Whooshup Reorganization

To reflect what this blog has become, the format has changed to emphasize the enormous number of useful links to resources we provide. To go to the whooshup blog and conversations about these resources, just scroll to the bottom of the lists of resources!

Tuesday, December 25, 2007

Discussion: Ethics and Kierkegaard's Knight of Faith

This item concerns the first 10 lectures of Phil 7 - Existentialism in Literature and Film, where the early Christian existentialism of Kierkegaard is addressed.

The teaching seems to be this: a Knight of Faith gets a defining commitment. This commitment is private - it cannot be publicly explained in the context of his or her dominant social environment. His peers wouldn't get it. In particular, he may (must?) violate in some way the accepted ethical dimension for his time and place. This situation leads to the "Teleological Suspension of the Ethical" when the Knight of Faith acts upon his defining commitment.

The examples given in Fear and Trembling include the following: Abraham committed to Isaac who he will sacrifice but be restored with somehow. The knight committed to his lady love who he will never marry but with whom he will spend eternity. The examples given in class by Hubert Dreyfus include: A homosexual in 1850's Copenhagen who feels he must be a certain way no matter what the public taboos. The young Hitler Youth boy who falls in love with a Jewish girl and must save her despite his indoctrination. Another example from recent history was given as Martin Luther King.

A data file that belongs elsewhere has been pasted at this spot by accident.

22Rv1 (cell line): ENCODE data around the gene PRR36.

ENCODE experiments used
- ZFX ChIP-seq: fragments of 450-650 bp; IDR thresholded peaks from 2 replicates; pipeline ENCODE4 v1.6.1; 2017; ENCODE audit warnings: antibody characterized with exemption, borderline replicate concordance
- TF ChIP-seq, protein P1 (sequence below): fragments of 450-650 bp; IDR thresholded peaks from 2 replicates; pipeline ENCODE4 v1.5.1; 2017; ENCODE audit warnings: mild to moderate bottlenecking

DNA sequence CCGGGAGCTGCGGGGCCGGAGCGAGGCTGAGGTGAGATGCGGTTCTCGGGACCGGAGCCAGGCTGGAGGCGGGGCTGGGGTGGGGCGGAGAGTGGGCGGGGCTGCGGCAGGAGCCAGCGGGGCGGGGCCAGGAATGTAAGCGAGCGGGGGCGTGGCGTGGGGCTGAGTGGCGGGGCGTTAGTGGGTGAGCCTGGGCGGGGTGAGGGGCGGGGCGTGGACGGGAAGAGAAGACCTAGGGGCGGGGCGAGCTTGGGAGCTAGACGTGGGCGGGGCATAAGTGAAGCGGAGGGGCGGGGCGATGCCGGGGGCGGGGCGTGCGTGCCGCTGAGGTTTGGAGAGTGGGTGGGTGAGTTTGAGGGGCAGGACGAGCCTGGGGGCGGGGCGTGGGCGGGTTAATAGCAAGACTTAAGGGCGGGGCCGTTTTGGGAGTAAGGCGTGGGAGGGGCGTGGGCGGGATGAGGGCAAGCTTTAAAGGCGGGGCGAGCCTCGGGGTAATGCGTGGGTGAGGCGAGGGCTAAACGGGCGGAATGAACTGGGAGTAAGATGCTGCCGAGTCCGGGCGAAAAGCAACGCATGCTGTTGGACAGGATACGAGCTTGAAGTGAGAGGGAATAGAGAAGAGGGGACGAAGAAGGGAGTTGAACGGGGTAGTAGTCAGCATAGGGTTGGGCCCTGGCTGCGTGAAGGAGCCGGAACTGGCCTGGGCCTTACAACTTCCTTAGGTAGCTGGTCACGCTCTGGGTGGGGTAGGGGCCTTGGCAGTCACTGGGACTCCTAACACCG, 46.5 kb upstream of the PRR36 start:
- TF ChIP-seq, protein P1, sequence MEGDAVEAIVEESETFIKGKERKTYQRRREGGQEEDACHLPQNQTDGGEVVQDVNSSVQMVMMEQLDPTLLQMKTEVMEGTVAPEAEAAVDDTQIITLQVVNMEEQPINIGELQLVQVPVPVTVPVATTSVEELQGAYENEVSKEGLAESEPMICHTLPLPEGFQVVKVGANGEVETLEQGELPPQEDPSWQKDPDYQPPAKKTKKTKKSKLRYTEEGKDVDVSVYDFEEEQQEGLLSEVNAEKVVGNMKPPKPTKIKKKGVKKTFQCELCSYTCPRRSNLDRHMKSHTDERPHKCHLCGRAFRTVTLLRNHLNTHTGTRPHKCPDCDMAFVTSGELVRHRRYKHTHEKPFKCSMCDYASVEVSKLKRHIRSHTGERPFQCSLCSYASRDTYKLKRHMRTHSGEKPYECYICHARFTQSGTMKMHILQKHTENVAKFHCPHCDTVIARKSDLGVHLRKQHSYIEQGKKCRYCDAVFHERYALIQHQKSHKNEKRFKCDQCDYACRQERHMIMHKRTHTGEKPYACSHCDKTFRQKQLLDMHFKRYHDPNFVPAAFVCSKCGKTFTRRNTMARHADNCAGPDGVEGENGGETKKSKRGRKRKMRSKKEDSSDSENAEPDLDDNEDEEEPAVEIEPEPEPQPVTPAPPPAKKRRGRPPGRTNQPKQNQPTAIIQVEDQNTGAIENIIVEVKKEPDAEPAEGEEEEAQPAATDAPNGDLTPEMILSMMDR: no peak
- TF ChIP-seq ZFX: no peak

The discussion I would like to start here has to do with further examples of this phenomenon, and an exploration of how the ethical standards of a culture can be set aside in light of a "higher" truth that is personal and non-rational.

I would start by introducing Huck Finn in Mark Twain's book of that name, as a fictional character who meets this definition by defying the ethos of the pre-Civl War era by helping the slave, Jim, escape. The problem here is that the ethos of the entire situation was in flux between the intended time of the book (in the 1840-1850 period of Twain's youth) and both the publishing time (post Civil War) and today. Huck can only be a Knight of Faith hero under the old ethos of returning "stolen" property to its rightful owner, which was the law of the land before Emancipation. How should we treat this ethical transition? Huck's actions appear supremely ethical to us today, and it is paradoxically his own hesitation to act that seems unethical.

Next, I would like to talk about Martin Luther King. Dreyfus introduced MLK as an example of someone with a defining commitment - fighting for Civil Rights informed what he was. Dreyfus later reversed himself on that example when a student pointed out that he was not going "against" the ethos but "along with" the ethos of equality in America. But I disagree. The ethical standards for race relations was in flux during MLK's life, just as they were in Mark Twain's. It was presumably not an accepted ethical action in the South for blacks to mix in everyday settings with whites in the 1940's and 1950's. These "Jim Crow ethics" called for sensible persons of both races to honor an invisible dividing line. MLK therefore did challenge that in a valid Suspension of the Ethical for a greater good. I would respectfully ask that Dreyfus retract the retraction, or at least address it, next class.